During your home ramp evaluation, our evaluator will discuss your needs, take measurements and draw up a layout for the best and safest fit for your home.
If our evaluator sees that the area where you would prefer your ramp cannot accommodate it, they will look at any other doors to your home that can fit a ramp.
All our evaluators have received thorough practical training at the National Ramp Training Center. While these evaluators may have experience in other home modifications, they will only give you an evaluation on a ramp for your home during this meeting. You can expect these assessors to arrive in trucks with their local business branding, but they will have their National Ramp-issued identification and wear the official National Ramp uniform.
Getting the Most From Your National Ramp Assessment
Your ramp evaluation is an important step in getting what you need to improve mobility around your home. We have compiled this list on preparing for your National Ramp assessment to help ensure it provides the information and results you need.
1. Take Time to Think of What You Need
Before the National Ramp dealer visits your residence, understand what you need. Here are several questions to consider before we evaluate your home:
- Where do you require your ramp to begin?
- Where do you require the ramp to end?
- Are there any barriers or obstacles to account for prior to the ramp installation?
- Do you require permission from the homeowners association or a landlord?
- Who else will make use of the ramp?
- What mobility device do you use or plan on using — a motorized device, manual wheelchair or other mobility equipment? Will this change in the future?
- Are you willing to remove existing railings, flower beds or bushes to ensure there is space for the ramp?
- Is there more than one door the ramp can connect to?
The answers to these questions will assist the dealer in designing a ramp that will suit your needs.
2. Consider the Other Residents
You may find that one home has a person who requires a mobility device and a ramp, while others have an endurance condition and would benefit from one step to get into the house. You’ll want to discuss these requirements with the evaluator so they can find a solution that works for all residents.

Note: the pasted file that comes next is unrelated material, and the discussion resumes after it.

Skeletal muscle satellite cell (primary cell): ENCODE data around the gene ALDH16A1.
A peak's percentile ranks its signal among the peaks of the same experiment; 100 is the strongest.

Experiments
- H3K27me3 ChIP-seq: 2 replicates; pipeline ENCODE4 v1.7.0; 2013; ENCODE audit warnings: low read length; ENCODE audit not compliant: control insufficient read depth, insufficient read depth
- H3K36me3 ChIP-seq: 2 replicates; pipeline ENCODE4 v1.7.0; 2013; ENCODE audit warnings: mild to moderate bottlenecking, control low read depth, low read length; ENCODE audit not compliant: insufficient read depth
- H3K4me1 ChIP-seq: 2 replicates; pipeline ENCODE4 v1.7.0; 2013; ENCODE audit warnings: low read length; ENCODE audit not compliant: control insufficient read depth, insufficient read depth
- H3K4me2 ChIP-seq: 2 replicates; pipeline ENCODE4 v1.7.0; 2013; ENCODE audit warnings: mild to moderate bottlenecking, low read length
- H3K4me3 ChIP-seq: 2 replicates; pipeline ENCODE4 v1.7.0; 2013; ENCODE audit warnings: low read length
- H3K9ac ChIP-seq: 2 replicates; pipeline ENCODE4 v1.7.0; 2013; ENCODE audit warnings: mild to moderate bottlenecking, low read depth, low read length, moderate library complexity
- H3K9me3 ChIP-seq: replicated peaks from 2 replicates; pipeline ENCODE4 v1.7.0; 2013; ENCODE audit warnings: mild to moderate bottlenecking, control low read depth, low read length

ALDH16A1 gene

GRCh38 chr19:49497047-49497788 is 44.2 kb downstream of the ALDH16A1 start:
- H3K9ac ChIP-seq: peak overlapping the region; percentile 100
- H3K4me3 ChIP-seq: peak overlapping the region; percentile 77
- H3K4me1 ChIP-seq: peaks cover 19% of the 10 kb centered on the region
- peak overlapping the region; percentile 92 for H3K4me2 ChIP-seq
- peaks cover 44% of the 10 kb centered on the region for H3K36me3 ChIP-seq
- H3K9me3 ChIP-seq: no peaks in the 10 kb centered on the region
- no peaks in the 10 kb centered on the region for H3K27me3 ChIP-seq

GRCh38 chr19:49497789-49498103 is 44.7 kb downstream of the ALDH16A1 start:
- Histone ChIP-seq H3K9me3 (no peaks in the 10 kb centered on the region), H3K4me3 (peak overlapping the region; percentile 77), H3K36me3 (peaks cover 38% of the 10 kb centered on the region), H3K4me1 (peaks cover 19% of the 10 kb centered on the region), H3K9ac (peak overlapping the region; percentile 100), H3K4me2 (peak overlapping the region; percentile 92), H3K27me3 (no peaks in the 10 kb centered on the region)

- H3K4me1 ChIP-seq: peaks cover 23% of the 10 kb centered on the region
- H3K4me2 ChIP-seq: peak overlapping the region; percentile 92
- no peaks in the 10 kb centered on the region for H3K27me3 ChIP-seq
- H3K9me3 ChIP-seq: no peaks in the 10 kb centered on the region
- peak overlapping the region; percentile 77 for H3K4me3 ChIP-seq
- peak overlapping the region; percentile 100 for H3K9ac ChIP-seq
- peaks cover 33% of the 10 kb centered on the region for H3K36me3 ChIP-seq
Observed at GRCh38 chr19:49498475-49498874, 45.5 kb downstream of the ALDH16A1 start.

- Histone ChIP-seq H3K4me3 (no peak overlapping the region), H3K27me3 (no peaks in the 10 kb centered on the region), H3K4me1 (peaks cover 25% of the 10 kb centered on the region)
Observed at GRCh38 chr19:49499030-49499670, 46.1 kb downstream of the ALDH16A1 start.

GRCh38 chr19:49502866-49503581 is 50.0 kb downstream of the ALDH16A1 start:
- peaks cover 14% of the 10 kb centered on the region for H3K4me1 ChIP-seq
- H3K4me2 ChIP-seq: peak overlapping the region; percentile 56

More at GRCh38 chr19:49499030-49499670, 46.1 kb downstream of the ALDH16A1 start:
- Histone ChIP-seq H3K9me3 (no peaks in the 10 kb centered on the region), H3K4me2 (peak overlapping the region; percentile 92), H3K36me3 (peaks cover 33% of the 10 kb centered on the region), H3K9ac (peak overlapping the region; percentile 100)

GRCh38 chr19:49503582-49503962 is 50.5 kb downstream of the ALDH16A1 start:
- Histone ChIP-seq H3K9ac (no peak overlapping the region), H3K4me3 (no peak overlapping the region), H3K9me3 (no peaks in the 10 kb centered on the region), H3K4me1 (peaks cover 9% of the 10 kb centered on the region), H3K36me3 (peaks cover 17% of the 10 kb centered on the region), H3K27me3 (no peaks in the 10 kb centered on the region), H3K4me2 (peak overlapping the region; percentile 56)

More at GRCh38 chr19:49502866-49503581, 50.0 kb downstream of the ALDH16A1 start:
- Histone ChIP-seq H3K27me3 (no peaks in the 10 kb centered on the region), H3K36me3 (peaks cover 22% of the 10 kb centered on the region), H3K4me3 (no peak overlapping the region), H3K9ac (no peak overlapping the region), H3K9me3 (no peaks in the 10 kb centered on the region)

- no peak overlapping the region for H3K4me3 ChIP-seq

Be sure that the ramp will not interfere with shared entrances, gas meters and awnings, and that it will still allow access to HVAC, plumbing or other resources.
3. Get the Necessary Permission
To make the evaluation and installation of your ramp as smooth as possible, we recommend getting explicit approval from all necessary parties.
Getting permission is essential if you live in a development managed by a homeowners association (HOA) or rent your home. Contact landlords, property managers, HOA Boards or any relevant managing body before installing a ramp.
You may need a permit from your local municipality to ensure your ramp complies with Americans with Disabilities Act (ADA) guidelines. For example, your ramp may need vertical picket railings or have to be a certain distance from the sidewalk.
Permits and permission are your responsibility, and you can save plenty of time if you manage them before your ramp evaluation appointment.
4. Think of the Ramp Styles You Prefer
National Ramp has four ramp styles, each with a modular design. Modular designs consist of several pieces that fit together and are easy to assemble.
These ramp styles are all highly practical and allow for convenient installation at a residence:
- Breeze System™: An aluminum ramp that requires no maintenance, even in snowy conditions. This style remains rust and corrosion-free for life.
- Liberty Series™: An aluminum ramp that requires little maintenance. It also offers a corrosion and rust-free guarantee.
- Victory Series™: An attractive pressure-treated wood ramp that will stay in top condition with routine sealing and painting.
- Triumph Series™: A steel ramp with open-mesh decking to let snow and rain filter through. Steel ramps require some attention to prevent rusting.
The main difference between the four styles concerns their maintenance schedules and needs. If you or someone at your home needs a minimal-maintenance solution, we recommend the Liberty Series™ or Breeze Series™ ramps.
5. Know What to Expect Next
Your ramp installation timeline may vary depending on the materials used, whether customization is required and if any obstacles are present. Feel free to ask your National Ramp dealer questions about lead times.